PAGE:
IR Camera Signal Processing ASIC

The group at this mil-aero company won a DARPA contract to miniaturize an IR camera that would interface with an Android phone for display. While the design team had experience with IR cameras in military applications, they had previously used FPGAs (Field Programmable Gate Arrays) for the processing engine. Due to the small size and low power requirements, an FPGA would not be a viable solution. An ASIC (Application-Specific Integrated Circuit) was deemed necessary to meet the power and size restrictions. However, the length of time for ASIC development posed a challenge, as it would cause a delay in establishing a system model for software development and system integration. Additionally, the historical flexibility of using an FPGA for reprogramming after system release was lost with an ASIC, which required precision from the start.

iSine engineers collaborated with the mil-aero company to define the requirements for the ASIC and its operation in the system, covering aspects such as packaging and power. Once the specifications were thoroughly understood, documented, and agreed upon, the design phase commenced. The first phase resulted in a brassboard model for the ASIC, creating a subsystem that programmed the signal processing algorithms into FPGAs integrated into an early system version. This setup served as the platform for software development, system integration, evaluation, and modification before committing to the final ASIC. An early step in ASIC development involved defining the pinout or pad placement, considering the system requirements for stacking the ASIC with flash memory and DDR memory on a small 1-square printed circuit board.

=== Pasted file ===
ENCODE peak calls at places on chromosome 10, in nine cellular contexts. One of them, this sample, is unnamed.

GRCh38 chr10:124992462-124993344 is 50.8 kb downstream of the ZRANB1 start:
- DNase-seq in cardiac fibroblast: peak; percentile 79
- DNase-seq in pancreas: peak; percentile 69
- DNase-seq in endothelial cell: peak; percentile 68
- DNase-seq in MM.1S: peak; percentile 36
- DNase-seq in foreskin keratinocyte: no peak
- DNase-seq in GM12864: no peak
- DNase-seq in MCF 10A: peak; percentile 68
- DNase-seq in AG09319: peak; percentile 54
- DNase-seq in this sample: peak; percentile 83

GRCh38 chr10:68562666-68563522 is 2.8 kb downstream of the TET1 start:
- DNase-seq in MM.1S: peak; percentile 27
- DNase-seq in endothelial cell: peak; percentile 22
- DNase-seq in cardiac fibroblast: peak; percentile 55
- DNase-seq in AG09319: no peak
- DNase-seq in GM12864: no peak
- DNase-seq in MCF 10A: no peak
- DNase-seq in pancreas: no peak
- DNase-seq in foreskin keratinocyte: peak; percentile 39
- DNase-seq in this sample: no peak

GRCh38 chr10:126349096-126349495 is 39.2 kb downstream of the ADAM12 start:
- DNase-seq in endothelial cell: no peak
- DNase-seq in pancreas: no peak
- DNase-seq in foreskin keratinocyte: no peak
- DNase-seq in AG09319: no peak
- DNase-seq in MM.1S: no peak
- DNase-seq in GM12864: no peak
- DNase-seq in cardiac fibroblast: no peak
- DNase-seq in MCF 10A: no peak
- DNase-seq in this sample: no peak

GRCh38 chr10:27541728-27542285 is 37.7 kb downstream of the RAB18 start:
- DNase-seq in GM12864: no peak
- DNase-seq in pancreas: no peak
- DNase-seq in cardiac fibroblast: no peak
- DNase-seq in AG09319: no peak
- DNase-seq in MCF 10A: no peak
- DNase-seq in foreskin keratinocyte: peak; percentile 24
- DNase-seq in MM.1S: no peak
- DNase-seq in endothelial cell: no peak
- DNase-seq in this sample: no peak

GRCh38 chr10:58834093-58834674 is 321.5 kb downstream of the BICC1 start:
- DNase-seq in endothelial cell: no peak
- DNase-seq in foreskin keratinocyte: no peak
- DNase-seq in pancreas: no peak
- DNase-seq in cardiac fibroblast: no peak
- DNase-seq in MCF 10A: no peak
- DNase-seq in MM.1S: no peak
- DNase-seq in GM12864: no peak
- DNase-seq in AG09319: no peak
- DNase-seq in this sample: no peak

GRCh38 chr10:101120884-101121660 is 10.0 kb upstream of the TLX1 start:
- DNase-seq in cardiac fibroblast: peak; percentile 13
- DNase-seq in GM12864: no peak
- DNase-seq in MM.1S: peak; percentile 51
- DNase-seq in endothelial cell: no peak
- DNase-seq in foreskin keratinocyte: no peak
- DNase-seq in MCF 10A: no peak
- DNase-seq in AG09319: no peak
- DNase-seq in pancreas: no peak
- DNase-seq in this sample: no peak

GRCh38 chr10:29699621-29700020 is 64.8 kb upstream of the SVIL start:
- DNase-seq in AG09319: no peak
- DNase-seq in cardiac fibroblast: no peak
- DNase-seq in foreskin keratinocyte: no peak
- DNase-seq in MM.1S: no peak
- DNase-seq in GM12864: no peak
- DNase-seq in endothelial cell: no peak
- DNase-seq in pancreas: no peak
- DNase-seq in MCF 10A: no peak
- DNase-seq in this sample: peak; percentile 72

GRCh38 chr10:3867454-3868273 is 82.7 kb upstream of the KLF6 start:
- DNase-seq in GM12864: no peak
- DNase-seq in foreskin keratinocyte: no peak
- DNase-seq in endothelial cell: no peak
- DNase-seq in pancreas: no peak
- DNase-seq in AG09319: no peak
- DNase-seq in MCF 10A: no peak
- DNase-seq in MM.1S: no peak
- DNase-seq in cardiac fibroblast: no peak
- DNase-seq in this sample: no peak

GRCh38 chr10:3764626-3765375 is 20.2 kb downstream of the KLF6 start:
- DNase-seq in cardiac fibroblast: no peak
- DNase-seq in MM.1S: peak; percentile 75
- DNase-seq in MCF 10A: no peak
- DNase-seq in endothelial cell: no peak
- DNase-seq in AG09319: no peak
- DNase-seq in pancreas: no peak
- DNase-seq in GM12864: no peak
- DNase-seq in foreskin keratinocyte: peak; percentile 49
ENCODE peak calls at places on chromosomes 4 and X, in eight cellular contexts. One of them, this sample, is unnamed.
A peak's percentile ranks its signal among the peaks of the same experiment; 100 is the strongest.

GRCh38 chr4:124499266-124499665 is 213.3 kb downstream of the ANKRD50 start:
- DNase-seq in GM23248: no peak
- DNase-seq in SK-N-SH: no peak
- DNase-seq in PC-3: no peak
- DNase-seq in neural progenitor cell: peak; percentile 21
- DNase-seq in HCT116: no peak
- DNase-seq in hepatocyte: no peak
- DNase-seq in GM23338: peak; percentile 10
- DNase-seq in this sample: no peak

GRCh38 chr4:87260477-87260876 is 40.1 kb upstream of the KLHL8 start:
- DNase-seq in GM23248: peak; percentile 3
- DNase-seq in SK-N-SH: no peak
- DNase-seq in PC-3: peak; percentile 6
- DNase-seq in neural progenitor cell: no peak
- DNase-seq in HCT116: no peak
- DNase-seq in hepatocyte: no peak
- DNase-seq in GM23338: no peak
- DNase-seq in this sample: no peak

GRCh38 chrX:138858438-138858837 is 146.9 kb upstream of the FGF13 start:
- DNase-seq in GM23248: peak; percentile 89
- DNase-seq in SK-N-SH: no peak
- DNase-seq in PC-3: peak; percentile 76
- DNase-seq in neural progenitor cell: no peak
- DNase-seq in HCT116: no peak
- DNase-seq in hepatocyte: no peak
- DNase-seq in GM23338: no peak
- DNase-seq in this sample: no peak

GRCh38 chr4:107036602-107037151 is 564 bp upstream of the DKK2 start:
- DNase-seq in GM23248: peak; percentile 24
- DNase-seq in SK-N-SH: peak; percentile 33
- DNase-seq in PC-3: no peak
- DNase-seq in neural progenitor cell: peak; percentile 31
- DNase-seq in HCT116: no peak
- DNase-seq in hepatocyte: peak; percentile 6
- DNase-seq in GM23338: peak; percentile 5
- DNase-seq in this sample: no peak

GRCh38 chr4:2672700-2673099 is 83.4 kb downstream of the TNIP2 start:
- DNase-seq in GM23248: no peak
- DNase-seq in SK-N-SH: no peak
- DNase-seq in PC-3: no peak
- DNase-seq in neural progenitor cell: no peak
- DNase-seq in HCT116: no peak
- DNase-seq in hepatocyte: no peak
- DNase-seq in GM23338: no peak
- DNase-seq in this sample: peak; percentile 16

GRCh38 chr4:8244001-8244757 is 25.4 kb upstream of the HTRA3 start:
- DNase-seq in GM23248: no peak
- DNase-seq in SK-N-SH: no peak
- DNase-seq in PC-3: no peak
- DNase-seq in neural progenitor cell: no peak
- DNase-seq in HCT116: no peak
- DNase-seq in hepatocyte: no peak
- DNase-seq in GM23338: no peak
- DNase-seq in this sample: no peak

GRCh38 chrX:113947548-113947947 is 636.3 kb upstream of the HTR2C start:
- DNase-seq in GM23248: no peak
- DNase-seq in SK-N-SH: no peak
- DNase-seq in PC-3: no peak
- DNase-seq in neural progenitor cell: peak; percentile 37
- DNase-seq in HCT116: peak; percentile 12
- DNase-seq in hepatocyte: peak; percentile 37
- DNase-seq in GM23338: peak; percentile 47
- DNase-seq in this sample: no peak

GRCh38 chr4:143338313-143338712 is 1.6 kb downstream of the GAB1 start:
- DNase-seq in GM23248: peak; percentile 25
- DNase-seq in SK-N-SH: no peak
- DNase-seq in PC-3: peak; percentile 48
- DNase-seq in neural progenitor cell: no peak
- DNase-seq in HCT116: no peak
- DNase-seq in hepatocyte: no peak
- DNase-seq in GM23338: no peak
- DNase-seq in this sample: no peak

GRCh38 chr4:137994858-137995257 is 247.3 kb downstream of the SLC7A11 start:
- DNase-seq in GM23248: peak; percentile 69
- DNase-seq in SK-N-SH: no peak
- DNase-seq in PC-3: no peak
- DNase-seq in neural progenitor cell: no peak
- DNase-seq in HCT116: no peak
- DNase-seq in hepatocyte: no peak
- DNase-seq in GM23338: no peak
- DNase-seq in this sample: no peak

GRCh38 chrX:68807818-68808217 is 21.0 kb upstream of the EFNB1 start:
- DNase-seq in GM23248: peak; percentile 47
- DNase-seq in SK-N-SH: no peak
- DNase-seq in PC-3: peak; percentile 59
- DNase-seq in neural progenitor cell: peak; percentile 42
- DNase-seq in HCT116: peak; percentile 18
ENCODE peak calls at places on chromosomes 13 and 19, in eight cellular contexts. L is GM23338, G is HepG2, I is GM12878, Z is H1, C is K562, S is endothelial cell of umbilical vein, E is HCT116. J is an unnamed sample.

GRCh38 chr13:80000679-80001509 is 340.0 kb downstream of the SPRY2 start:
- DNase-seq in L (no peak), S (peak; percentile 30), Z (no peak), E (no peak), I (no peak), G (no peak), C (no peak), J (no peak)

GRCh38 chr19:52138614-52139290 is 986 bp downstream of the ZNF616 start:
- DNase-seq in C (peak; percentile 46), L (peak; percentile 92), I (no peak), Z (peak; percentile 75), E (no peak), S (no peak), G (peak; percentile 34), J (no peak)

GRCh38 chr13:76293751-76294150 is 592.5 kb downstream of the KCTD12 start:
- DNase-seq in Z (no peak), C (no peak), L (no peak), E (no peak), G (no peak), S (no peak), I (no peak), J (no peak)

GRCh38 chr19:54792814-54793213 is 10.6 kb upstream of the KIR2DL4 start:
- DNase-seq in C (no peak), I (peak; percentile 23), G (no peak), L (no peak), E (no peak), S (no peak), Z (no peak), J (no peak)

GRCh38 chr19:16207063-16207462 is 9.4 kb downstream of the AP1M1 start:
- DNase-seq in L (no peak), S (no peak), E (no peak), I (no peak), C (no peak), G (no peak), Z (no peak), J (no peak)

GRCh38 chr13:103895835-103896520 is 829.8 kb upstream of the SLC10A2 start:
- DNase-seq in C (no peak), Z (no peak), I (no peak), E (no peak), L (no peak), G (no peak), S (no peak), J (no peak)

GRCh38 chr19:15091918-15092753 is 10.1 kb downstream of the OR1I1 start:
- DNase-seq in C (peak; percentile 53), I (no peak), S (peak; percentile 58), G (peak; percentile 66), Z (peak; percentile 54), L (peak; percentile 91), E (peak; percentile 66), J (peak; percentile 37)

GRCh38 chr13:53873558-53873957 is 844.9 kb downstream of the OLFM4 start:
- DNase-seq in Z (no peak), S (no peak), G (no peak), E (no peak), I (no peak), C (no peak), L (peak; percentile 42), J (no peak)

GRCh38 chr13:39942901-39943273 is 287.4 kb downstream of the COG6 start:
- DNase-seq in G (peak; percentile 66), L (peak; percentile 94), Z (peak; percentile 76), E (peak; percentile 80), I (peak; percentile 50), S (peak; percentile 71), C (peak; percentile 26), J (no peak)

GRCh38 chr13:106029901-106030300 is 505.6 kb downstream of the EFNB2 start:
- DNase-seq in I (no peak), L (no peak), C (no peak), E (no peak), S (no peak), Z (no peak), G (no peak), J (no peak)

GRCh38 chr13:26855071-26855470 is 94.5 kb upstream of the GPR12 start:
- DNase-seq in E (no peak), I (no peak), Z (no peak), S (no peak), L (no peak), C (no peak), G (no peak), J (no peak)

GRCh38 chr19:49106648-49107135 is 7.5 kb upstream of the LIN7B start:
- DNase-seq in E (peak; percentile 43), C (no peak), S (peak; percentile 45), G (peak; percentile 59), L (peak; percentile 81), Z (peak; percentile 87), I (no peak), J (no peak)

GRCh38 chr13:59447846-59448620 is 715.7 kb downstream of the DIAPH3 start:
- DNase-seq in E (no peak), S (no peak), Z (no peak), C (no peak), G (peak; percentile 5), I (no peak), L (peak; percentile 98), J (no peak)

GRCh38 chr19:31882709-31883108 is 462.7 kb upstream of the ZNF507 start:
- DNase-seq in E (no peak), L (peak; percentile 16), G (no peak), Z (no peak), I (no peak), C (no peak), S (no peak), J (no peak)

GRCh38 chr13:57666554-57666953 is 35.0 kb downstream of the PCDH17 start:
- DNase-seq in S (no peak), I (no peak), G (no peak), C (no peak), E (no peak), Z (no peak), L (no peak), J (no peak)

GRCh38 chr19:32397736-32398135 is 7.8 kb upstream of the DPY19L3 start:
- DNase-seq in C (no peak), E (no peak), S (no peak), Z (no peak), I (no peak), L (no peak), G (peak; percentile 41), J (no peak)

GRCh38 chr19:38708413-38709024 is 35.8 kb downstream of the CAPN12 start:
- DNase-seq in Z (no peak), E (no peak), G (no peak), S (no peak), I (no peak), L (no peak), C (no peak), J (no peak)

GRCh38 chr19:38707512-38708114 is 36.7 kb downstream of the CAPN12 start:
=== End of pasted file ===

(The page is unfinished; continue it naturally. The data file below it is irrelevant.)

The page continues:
The engineering team at the iSine was assembled to provide both design and verification groups for the core functions in the ASIC. These teams worked closely together but separately to ensure thorough verification and validation of the ASIC’s functionality and performance. The VHDL (VHSIC Hardware Description Language) written for the chip followed engineering standards, creating a code base that could be easily reused in future developments within the company. Testability was incorporated in both the logic and embedded memories to provide high-quality manufacturing tests for the final ASIC. After release to IBM for fabrication, the ASIC’s wafers underwent testing, leading to successful wafer dicing and assembly. The ASIC achieved all the goals defined in the specifications and successfully met the DARPA program requirements. The ASIC methodology used provided a reusable VHDL code base that could benefit other groups within the mil-aero company’s design services.